I love The Little Mermaid. And as much as I admire and adore the princesses who came before her and after her, Ariel will always be my princess.
The Little Mermaid debuted in November, 1989. I was thirteen years old and I’d just started ninth grade. My mother had died suddenly the April before. I don’t remember what my first impression of the film was. But over the next five years I started dyeing my strawberry blond hair redder and redder, I purchased multiple copies of the Part of Your World sheet music and used it for all my auditions, and the great majority of my money from after school jobs went to Little Mermaid merchandise. And not just cute shirts and mini-backpacks. If they put Ariel on it, I would buy it. Ariel collected human stuff and I collected Ariel stuff.
There is one surefire way to invoke Cinderella no matter what you are wearing.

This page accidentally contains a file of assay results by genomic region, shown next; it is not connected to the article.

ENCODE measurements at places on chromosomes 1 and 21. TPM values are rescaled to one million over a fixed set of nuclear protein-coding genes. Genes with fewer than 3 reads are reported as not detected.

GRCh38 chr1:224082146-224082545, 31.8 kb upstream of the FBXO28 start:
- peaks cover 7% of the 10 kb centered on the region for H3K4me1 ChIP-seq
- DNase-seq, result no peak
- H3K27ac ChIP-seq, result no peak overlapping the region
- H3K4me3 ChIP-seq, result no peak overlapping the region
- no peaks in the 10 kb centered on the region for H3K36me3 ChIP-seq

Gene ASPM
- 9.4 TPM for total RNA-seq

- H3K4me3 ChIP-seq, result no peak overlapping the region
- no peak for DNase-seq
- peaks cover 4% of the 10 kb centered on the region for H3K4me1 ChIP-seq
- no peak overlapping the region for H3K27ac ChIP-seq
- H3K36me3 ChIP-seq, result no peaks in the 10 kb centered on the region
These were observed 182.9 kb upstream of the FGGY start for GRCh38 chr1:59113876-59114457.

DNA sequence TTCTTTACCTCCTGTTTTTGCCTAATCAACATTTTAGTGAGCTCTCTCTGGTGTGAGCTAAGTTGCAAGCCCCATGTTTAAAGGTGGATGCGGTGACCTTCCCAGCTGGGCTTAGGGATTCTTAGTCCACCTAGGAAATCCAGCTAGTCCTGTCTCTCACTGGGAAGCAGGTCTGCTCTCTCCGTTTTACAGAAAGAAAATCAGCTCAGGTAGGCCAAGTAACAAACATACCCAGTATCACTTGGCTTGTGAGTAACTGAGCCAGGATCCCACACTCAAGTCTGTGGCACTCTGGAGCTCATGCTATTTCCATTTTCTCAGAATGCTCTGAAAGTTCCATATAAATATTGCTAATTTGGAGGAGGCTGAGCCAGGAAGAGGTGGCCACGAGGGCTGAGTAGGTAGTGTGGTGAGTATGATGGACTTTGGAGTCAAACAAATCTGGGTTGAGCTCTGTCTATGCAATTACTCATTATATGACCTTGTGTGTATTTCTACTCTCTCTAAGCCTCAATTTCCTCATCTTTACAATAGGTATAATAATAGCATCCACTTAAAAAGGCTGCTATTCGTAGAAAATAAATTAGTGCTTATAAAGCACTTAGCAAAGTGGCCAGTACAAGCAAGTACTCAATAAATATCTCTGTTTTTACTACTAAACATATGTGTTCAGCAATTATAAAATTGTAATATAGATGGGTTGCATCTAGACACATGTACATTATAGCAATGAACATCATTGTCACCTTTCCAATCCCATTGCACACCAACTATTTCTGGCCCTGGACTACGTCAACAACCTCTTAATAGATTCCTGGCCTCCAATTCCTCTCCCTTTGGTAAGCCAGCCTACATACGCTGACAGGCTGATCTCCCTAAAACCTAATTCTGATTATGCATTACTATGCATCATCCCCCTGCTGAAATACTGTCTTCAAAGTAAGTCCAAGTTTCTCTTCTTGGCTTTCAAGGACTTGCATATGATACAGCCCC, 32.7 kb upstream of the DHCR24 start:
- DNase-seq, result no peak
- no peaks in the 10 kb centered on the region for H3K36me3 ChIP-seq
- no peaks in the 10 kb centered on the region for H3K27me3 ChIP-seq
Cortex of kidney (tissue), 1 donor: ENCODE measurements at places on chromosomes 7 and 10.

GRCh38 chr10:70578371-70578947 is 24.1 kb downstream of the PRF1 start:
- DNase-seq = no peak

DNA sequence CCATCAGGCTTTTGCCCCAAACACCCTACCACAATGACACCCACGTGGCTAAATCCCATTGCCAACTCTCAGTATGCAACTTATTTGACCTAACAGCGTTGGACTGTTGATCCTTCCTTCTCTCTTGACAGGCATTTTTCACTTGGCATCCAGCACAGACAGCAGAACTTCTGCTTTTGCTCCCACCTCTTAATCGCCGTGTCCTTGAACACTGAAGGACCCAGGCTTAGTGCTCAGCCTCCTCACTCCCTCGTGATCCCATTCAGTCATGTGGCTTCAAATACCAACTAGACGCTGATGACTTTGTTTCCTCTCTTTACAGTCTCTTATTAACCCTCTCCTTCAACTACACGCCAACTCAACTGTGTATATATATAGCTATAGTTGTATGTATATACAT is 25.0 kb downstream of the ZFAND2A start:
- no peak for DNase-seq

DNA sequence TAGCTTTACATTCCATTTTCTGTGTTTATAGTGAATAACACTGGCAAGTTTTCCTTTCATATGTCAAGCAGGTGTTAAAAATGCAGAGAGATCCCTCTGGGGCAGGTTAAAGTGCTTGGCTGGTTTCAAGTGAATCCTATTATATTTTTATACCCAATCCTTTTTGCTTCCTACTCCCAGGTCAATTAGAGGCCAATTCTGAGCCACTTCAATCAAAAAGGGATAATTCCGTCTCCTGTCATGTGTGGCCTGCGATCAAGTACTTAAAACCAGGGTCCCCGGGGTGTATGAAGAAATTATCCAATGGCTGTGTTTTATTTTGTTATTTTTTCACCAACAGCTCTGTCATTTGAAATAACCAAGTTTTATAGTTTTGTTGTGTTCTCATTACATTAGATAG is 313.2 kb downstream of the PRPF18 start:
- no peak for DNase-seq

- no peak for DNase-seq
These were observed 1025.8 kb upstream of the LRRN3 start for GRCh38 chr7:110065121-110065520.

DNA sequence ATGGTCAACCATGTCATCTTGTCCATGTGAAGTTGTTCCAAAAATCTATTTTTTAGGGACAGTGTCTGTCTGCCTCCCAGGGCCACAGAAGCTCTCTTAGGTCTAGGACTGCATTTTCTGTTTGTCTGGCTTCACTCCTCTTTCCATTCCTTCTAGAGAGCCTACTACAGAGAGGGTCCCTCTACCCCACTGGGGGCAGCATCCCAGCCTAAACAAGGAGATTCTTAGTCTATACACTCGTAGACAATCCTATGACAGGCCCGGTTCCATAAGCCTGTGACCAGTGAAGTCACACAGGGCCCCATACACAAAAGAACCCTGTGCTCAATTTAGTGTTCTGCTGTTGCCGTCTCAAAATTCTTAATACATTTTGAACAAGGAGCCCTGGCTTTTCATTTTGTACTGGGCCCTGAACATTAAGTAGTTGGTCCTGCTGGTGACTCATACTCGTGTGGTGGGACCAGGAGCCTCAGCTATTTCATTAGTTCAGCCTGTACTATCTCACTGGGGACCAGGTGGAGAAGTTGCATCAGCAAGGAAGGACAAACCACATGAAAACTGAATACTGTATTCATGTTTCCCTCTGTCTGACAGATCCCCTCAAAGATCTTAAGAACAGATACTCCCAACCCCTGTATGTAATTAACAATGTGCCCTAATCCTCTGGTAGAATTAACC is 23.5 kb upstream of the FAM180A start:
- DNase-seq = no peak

Glass slippers! Marc Jacob recently released a transparent pump that fulfills every Cinderella fantasy I have ever had:
But until my fairy godmother sends them to me, here are some alternatives for under $600.
I recently returned from Disney World and I already want to go back. But do you know there are rules about cosplay in the Magic Kingdom? If you are old enough to be mistaken for a Disney Princess you will not be admitted to a Disney park in princess costume (I did once go to EPCOT dressed as Fleur Delacour). So what’s a girl to do?
Ready-to-Wear Princess is both more simple and more difficult to pull off than Ready-to-Wear Superhero. Princess-like attire — soft, feminine, pretty — is ubiquitous in the girls and women’s sections. But this also makes it less distinctive. So it’s important to pay attention to detail. What’s most characteristic of Snow White’s look?